2018 Husqvarna TE250i -

Rider: Daryl Ecklund
Bike: 2018 Husqvarna TE250i TPI
Location: Glen Helen
Date: July 27, 2018
Photographer: Travis Fant
Lens: 300mm
Focal length: 300mm
Exposure: 1/1600
F-stop: 4
ISO: 160


suzuki af rm250--2Gilles didn’t give us any details on the build, but it sure looks like a work of art. The chassis is a 2008 to 2017 RM-Z450 and the engine looks like the latest generation RM250 power plant.

suzuki af rm250--3Ohlins suspension replaces the Showa components front and rear.

suzuki af rm250-The bike is littered with trick parts like the Scalvini pipe, Neken clamps and Boyesen clutch cover

Editors Note: Please keep those submissions coming. If you would like your bike to be featured in the “Two-Stroke Spotlight,” please email me at [email protected]. All I ask is that you give a breakdown of your bike and a detailed description of the build. Please also send a few photos of your steed. By submitting your bike for the “Two-Stroke Spotlight,” you agree to release all ownership rights to the images and copy to MXA.



Excel One rims were developed for enthusiasts and weekend warriors looking for a good value for their money! Best for OEM Replacement. Excel’s new Excel One rims are a great economical alternative to our Premium Takasago and Excel A60 rims that dominate the Podium Worldwide.

  • Excel Japan’s engineers designed a new extrusion profile with an economical aluminum alloy to give Excel One the performance that Excel rims represents.
  • Excel One rims can be laced to stock hubs and certain aftermarket hubs.
  • Excel One rims are offered in sizes: 21 x 1.60, 19 x 1.85, 19 x 2.15 and 18 x 2.15 fitting most popular models.
  • Excel One rims are offered in Black anodized finishes.
  • Excel One rims are made in Japan!

Excel recommends Excel Takasago Rim or Excel A60 rims for professional racers/riders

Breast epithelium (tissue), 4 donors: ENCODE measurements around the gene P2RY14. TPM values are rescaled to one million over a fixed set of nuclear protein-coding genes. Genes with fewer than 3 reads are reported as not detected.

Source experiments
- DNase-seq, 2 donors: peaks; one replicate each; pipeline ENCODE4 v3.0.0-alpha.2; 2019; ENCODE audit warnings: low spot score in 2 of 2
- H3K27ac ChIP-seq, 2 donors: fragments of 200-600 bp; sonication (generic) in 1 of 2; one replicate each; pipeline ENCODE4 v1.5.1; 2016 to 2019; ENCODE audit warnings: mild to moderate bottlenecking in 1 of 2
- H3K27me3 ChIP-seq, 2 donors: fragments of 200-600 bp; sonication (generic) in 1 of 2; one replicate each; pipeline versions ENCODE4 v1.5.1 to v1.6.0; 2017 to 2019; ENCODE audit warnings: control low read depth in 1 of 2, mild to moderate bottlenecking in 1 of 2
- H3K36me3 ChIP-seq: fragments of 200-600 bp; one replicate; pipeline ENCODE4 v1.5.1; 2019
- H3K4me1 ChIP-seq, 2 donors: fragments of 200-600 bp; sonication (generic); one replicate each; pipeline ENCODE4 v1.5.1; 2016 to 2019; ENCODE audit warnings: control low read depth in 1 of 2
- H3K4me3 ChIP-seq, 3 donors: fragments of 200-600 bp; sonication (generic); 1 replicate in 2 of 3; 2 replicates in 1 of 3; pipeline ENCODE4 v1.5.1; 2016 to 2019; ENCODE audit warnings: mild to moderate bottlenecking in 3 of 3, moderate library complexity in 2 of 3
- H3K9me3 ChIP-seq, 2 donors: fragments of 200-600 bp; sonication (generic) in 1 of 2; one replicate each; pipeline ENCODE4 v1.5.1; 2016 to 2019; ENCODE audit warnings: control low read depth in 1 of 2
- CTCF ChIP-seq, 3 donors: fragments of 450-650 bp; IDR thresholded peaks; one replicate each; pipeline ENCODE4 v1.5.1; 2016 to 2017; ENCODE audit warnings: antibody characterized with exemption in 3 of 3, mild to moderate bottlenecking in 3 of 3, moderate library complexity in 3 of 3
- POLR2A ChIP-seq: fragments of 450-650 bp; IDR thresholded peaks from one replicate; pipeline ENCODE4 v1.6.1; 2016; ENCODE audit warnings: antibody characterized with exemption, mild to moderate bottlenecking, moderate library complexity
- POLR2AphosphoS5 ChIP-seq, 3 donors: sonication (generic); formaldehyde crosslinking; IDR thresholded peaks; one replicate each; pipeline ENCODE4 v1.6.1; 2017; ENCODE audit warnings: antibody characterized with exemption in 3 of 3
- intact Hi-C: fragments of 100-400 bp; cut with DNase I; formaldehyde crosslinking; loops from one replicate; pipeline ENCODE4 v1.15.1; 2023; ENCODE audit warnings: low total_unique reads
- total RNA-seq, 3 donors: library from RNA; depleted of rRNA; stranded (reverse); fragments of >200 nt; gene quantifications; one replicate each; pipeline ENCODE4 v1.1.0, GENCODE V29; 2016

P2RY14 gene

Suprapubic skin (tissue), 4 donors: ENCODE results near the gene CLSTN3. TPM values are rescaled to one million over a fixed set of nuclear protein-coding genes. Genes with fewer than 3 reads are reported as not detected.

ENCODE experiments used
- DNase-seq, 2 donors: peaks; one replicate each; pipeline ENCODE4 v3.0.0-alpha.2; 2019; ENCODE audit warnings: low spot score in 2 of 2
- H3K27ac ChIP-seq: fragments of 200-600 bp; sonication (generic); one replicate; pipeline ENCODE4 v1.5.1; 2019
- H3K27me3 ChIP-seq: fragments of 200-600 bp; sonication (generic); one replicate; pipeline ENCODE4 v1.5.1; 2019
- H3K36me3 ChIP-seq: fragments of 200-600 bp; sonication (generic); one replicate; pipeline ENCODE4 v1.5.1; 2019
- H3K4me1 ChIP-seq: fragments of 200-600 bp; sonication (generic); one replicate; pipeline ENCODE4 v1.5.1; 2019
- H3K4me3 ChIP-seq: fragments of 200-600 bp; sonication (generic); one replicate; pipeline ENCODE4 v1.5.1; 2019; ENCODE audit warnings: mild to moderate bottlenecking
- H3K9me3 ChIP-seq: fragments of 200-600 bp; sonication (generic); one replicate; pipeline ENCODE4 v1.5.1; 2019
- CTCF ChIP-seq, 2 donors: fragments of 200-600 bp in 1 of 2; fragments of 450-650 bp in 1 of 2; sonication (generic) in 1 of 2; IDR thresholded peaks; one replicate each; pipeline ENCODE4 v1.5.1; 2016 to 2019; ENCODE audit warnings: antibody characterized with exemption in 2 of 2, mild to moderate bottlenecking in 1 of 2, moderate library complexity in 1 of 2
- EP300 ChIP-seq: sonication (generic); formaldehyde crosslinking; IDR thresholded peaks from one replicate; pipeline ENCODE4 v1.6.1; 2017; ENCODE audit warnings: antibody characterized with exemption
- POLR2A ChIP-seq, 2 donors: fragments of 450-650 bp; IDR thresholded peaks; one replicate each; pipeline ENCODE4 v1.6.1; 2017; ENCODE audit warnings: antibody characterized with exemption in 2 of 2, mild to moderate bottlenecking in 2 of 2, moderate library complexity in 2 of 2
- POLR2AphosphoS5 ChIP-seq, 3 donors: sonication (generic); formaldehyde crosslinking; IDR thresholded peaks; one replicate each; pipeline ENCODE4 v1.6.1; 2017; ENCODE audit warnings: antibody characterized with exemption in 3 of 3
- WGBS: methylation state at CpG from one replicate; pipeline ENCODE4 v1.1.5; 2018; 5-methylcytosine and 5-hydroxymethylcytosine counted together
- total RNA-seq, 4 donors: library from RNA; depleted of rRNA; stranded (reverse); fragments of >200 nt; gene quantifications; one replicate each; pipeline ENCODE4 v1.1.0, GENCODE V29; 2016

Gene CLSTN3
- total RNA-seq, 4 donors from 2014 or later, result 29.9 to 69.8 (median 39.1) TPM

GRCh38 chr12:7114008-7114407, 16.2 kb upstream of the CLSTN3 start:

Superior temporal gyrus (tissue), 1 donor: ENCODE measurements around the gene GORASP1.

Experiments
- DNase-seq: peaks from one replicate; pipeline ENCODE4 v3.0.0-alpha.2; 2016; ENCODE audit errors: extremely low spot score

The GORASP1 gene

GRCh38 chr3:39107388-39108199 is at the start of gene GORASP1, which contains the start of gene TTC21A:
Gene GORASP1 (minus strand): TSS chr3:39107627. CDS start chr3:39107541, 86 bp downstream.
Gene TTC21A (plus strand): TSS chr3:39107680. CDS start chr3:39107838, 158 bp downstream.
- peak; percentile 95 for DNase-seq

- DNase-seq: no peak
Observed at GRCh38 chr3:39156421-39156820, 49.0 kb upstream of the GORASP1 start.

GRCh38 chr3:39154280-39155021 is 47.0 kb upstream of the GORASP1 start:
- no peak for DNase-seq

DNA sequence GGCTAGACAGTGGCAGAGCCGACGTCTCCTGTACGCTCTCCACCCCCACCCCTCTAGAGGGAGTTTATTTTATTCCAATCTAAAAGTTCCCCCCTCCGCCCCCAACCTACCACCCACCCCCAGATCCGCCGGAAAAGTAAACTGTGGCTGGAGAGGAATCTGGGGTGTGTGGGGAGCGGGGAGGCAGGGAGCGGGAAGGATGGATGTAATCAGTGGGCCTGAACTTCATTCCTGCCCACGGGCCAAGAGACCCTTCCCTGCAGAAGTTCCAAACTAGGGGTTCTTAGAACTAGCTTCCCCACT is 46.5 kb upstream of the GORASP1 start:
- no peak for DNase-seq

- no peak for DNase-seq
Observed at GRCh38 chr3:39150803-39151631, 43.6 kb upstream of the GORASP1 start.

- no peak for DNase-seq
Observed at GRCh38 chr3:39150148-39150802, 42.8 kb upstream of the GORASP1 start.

MSRP: Starting at $118.76


James Stewart KX450F2006 was the first year James rode a four-stroke and finished the Supercross series 2nd behind Ricky Carmichael. For MXA’s full test on the 2006 KX450F click HERE.



Dear MXA,
    Bicycles once came with steel frames, then aluminum and now carbon fiber. And Formula 1 used to have steel frames, then aluminum monocoques and now carbon fiber tubes. It seems obvious to me that motocross bikes will soon be switching to carbon fiber also. Am I right?

It depends on how much you hanker for a $20,000 production bike. As exciting as exotic materials may look on the sales brochure, motocross chassis’ are about feel, not materials. One of the reasons that KTM has made so much progress against the Japanese brands has to be attributed to the chromoly steel frame. Chromoly steel offers both tensile strength and the ability to flex in the right direction. It’s the flex of a steel frame that makes a KTM a very good all-around handling machine. Steel may seem old-fashioned, but for motocross frames, it is really a very high-tech solution. And, if you had the wherewithal to build a one-off race bike,  steel would be the place to start. The Japanese factory teams cannot race with steel frames without making their production bikes look suspect. Don’t forget, Jeremy McGrath left Team Honda over this exact issue back in 1997.